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Return to Your Roots. Compost!

Neither snow, nor sleet, nor rain will stop an avid person who loves to compost.  Indeed, this year many North Americans had their share of all three. There were times when my backyard composter was completely buried in snow.

If you are already familiar with composting, you will know that during the winter, the cycle slows down and your compostlogo2unit will fill up faster. As soon as the temperature rises, the pile heats up and the ice helps break down the material. The volume will then decrease, allowing the cycle to begin again. If you add a thin layer of soil and mix all the material together, your pile’s decomposition will speed up.

With April’s being Earth Month, it is time to join the Green Wave of Recycling, if you have not done so already. You don’t have to be a dedicated or expert gardener to create your own compost. The organics required are part of the garden and kitchen scraps that you discard every day. The composting process also requires air, moisture, and a little soil; nature does the rest.

Your composter should be situated in a sunny, airy spot away from standing water. A bottom layer of brush cuttings will ensure a good flow of air.  You are now ready to add fruit and vegetable peelings, pasta, eggshells, coffee grounds and tea bags. As the heap should be slightly damp, include unwanted beverages and water from rinsing pots. Avoid adding foods that do not decompose quickly or may cause odors such as meat, bones, dairy products and vegetable oils. With every container of kitchen organics you deposit, toss in a handful of dry yard trimmings. Wet “greens” from your kitchen add nitrogen, whereas dry “browns” provide the carbon. You can also include cooled wood ashes, old plants, sawdust from untreated wood, ripped cardboard, feathers, bits of natural cotton, string, rope, flowers, pet fur and hair clippings. A rule of thumb is – if it was once alive, it can be composted. Earthworms, sow bugs, mites, beetles and all those compost critters will visit your pile and turn it into rich compost.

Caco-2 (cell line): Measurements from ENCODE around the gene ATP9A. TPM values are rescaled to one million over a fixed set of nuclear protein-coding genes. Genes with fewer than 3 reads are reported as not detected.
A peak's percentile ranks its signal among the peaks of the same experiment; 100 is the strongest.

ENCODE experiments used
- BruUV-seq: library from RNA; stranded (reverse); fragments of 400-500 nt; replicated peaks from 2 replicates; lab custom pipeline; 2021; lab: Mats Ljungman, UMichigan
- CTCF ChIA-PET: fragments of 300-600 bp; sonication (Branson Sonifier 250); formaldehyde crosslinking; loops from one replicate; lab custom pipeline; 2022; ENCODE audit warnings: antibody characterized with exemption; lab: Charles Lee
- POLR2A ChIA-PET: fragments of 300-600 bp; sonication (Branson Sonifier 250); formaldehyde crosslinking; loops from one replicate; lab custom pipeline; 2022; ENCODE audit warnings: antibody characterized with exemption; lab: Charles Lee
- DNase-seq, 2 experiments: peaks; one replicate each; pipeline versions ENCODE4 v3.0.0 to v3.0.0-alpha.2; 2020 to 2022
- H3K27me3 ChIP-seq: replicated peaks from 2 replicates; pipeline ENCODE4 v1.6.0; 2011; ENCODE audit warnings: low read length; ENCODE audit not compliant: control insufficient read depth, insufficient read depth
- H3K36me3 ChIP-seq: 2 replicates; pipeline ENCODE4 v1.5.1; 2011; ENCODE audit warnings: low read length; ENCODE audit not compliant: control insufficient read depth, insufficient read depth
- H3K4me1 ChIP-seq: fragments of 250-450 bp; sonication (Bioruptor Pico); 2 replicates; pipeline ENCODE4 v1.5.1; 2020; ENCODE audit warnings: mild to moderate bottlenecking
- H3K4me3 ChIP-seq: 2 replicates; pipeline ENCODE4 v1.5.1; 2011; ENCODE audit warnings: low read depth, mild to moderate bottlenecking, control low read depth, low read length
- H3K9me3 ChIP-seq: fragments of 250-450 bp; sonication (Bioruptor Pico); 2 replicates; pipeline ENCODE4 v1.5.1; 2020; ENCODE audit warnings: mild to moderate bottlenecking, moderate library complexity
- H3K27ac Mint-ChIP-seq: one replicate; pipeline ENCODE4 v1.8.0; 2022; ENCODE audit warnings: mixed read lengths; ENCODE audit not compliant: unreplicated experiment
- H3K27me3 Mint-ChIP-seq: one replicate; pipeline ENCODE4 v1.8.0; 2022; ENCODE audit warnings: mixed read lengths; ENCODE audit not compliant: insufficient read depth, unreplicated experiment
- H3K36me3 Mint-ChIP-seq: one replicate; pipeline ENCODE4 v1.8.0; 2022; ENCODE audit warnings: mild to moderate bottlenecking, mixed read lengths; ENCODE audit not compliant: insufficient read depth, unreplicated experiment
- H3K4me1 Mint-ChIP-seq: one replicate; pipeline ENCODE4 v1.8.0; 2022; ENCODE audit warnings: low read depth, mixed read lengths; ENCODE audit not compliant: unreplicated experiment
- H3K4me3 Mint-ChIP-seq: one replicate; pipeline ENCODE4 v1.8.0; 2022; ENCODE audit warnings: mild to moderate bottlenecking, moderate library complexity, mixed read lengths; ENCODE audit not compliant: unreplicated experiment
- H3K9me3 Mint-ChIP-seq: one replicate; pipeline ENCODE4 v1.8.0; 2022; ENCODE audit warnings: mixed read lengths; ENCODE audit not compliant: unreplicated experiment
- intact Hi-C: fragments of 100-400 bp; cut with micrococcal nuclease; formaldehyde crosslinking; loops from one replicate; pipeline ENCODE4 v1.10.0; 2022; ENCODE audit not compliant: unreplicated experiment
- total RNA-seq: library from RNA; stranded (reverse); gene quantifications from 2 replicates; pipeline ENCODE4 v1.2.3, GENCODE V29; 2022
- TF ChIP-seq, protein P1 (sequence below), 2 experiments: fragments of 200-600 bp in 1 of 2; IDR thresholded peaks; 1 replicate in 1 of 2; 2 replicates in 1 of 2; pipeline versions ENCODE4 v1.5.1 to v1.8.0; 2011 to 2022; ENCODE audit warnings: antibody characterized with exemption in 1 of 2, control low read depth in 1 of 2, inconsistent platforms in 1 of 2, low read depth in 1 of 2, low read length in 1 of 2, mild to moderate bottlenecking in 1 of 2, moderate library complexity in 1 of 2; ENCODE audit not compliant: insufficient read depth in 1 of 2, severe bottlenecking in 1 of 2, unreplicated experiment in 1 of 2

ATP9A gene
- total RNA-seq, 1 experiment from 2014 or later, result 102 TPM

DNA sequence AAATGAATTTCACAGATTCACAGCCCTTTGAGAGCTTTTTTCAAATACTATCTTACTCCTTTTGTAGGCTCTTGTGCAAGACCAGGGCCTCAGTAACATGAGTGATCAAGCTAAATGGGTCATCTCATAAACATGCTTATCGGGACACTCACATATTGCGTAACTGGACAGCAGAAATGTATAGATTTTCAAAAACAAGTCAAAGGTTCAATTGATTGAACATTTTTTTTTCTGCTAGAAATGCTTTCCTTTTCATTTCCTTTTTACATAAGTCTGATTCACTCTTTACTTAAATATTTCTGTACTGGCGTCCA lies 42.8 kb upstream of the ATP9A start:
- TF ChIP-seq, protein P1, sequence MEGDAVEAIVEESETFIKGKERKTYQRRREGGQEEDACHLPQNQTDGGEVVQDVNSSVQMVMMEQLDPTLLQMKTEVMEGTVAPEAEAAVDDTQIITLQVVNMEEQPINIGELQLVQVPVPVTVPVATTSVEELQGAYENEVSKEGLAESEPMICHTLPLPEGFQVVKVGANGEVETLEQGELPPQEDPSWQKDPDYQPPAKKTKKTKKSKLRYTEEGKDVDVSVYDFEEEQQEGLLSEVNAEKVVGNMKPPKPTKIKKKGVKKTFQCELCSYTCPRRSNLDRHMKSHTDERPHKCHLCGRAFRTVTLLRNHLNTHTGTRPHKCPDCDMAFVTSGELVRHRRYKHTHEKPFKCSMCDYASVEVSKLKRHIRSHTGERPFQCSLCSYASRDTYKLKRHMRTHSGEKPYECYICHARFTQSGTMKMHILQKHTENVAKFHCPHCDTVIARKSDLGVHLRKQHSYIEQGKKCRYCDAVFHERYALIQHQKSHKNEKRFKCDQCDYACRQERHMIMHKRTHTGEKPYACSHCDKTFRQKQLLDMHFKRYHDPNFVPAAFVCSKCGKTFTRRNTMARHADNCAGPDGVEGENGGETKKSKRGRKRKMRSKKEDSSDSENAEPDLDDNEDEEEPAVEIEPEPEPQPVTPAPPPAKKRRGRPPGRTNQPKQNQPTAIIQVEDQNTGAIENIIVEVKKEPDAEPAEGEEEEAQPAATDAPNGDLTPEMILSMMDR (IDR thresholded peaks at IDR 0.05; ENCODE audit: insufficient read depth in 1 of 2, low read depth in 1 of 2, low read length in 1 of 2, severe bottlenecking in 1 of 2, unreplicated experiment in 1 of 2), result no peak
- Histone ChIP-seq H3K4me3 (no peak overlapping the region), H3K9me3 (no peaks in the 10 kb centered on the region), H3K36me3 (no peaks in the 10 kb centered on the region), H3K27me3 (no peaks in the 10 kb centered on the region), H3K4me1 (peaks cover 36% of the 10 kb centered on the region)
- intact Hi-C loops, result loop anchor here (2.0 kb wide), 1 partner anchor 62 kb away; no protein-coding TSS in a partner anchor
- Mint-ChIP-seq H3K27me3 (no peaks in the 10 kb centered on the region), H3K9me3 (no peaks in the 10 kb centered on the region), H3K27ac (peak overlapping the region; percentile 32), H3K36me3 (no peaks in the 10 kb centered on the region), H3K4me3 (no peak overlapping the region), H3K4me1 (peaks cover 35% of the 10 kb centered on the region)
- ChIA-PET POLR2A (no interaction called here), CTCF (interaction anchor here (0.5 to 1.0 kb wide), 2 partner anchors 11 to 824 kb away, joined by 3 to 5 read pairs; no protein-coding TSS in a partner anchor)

It is not necessary to turn your heap regularly; however if you do, it will work much faster. Soil should be added occasionally to act as an odor suppressor as well as to introduce more microorganisms, which speed up the decomposition process.

Composting has many benefits. Besides reducing what you put out at curbside by 30%, composting produces a ORGANIC-COMPOSTvaluable soil amendment. It will rejuvenate plant and root growth, and suppress plant disease. Compost improves resistance to wind and water erosion. It slows down the release of nutrients, improves soil porosity and helps your garden’s water-holding capacity. Another bonus will be a reduction of your gardening water bill.

Historians have discovered through official state correspondence that early American presidents appreciated the fertile land and its preservation through composting.  When one understands and shares the benefits of compost, it is amazing that we ever allowed this knowledge to slip away.

April is a good month to return to our roots.

Larraine Roulston

A mother of 4 with 6 wonderful grandchildren, Larraine has been active in the environmental movement since the early l970s. When the first blue boxes for recycling were launched in her region, she began writing a local weekly newspaper column to promote the 3Rs. Since that time, she has been a freelance writer for several publications, including BioCycle magazine. As a composting advocate, Larraine authors children's adventure stories that combine composting facts with literature. Currently she is working on the 6th book of her Pee Wee at Castle Compost series, which can be viewed at www.castlecompost.com. As well, Larraine and her husband Pete have built a straw bale home and live in Ontario.

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